Boston Crusaders’ ninth-place production “Thy Kingdom Come” celebrated the corps’ 70th anniversary, telling the story of the allure of an omnipresent throne that continually enticed members to seek the power that could be achieved by conquering it and making it one’s own.
The show was inspired by “The Tudors,” a 2007-2010 television series about the reign of Henry VIII, set in 16th Century England and produced for the Showtime cable network. It was difficult to see in person, but the top of the throne featured a carved “LXX,” the Roman numerals for “70.” Above the “LXX” was “Waldo,” the corps’ logo, a split-tailed lion.
One of the fun elements of the show was watching the long line of pretenders to the throne attempt to seize their own personal moment in the sun, ultimately to no avail. Others were continuously prepared to knock anyone else off the lofty perch in a constant game of King of the Hill. Indeed, ascending to the throne was like having a target on one’s back. Throughout the show, the color guard members, drums and horns constantly pushed each other around the field in a game of strategy, represented by chess pieces printed on the flags. Of additional interest was the wide-variety of choreography the brass players employed throughout, a dramatic increase over the corps’ previous use of dance techniques.
The pre-show opened with corps members drawn to the allure of the throne, accompanied by the strains of an originally by staff composer Jay Kennedy, “Throne Procession and Fanfare.” The procession was a quietly regal introduction upon which members of the guard carried aloft a caped figure who was their choice for ruler. A block of horns accompanied their own choice for ruler, while musically intruding on the opening played in the front ensemble percussion section.
The announcement of the corps led into the beginning of the fanfare segment and the judged portion of the show. Brass players played while sitting on “human thrones,” comprised of the legs of others, imagery that appeared in various forms throughout the show.
After the heroics of the opener, the scheming got serious with the oppressive relentlessness of Dmitri Shostakovich’s “Symphony No. 10, Movement 2, Allegro.” Long persecuted by the Russian government, Shostakovich wrote this symphony shortly after Stalin died. Many have described the work as a musical portrait of Stalin, with the second movement representing a musical mockery of cruel dictator. During this piece, several members were drawn to stand upon the throne, but none were chosen by their brethren to stay.
The corps moved away from the throne during the backfield mood change of Jay Kennedy’s “Power Shift,” but was drawn back during the drum solo that soon followed. Kennedy based this transitional material on the melody and harmony of the preceding Shostakovich piece. Two competing sections of percussionists coalesced around the throne before joining forces, allowing the bass drums to momentarily trap a color guard soloist on the throne before climbing upon it themselves. An interesting visual element of the ongoing power shift was watching the flags change colors as the leadership changed, in this piece and throughout the show.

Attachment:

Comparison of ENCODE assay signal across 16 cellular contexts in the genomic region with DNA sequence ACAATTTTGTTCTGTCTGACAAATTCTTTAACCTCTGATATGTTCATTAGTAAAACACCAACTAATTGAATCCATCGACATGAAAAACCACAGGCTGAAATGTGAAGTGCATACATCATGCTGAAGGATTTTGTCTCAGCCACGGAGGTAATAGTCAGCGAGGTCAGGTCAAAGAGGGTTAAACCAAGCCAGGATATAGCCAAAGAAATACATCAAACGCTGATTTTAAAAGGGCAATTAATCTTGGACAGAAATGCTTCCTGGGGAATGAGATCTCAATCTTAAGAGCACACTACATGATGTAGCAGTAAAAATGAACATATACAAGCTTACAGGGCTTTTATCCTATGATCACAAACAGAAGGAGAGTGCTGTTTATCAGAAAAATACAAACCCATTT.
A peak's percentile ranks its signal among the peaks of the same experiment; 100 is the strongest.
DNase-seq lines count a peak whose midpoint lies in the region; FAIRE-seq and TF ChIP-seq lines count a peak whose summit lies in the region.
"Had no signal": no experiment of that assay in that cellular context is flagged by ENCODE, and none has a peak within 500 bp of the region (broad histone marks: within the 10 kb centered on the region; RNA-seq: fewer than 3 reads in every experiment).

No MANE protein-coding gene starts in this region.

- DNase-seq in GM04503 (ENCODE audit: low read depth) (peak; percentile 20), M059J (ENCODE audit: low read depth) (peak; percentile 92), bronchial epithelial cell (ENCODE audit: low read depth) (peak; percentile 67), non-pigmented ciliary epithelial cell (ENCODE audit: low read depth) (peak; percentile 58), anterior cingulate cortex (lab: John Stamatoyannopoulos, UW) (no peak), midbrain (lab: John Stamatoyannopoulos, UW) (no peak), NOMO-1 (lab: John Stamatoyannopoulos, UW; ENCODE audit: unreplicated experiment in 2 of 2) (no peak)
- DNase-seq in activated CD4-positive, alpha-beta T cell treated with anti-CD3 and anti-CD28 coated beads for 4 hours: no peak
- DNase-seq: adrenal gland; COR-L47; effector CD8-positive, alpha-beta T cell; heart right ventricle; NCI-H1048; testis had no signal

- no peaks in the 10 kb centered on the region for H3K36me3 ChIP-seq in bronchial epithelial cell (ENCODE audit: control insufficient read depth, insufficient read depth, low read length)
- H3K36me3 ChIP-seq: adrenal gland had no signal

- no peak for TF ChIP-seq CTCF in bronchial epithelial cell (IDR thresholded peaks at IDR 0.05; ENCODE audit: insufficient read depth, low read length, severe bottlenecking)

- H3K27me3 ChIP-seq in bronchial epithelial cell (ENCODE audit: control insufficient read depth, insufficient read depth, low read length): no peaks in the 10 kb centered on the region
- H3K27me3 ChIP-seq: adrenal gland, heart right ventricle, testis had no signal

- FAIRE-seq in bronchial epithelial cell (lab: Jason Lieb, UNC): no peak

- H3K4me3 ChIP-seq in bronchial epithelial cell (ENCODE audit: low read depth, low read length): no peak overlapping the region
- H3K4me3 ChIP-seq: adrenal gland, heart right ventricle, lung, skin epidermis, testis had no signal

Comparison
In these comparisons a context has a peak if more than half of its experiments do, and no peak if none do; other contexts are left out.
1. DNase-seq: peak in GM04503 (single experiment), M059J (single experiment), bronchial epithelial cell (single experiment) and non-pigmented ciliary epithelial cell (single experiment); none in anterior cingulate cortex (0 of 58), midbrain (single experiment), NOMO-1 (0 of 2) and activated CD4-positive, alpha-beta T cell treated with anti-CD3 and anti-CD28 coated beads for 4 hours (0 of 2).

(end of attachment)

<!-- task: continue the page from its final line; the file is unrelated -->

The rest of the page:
The relentless intensity of “Planet Damnation,” originally a 2007 work for solo timpani and orchestra by Greek-New Zealand composer John Psathas, was intended to create a sense of unease as the throne remained empty. The citizens were without a ruler and didn’t know which way to turn, and at the same time, less savory characters attempted to proclaim themselves as the new ruler to gain advantage over their foes. A tight form of brass appeared to manipulate the color guard.
Unable to break the stalemate, the brass marched away and the percussion took over guardianship of the throne. Much dissonant tension captured the unsettling nature of the visual theme. A solid block diamond formation of horns was divided up into four smaller diamonds, each pointing a different direction and crescendoing independently as if each was expressing desire for its own ruler.
2010 Boston Crusaders
Sergei Rachmaninoff’s “Rhapsody on a Theme of Paganini, Variation 18” provided a much-needed counterbalance to the constant aggressiveness of the prior music. During this time, the various factions on the field were momentarily at peace. Two guard members, their passion more intense with the ever-louder music, appeared to have a romantic liaison, but were suspected of romancing the throne more than each other.
The horns formed a heart around the two lovers and the female leaped off the throne into the waiting arms of her lover, just as the tight circular block of horns, off to the side, reached the climactic apex of the movement. It was one of the most perfectly timed events on the field that year. Afterward, half the horns reclined on the field with their legs up and bent, providing “human thrones” for the rest of the horn line.
Regal purple flags came out during Jay Kennedy’s “Quest for Glory,” leading into the corps’ familiar song, “Conquest,” starting with the famed bugle calls that have made their way into many of the corps’ productions and moving into the main melody during a company front push.
Several more horn players tried to claim the throne, with each lasting only a few seconds. At the very end, the throne was defiantly claimed on behalf of the entire corps, now looking forward upon its next 70 years.
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Michael Boo was a member of the Cavaliers from 1975-1977. He has written about the drum corps activity for more than a quarter century and serves as a staff writer for various Drum Corps International projects. Boo has written for numerous other publications and has published an honors-winning book on the history of figure skating. As an accomplished composer, Boo holds a bachelor's degree in music education and a master's degree in music theory and composition. He resides in Chesterton, Indiana.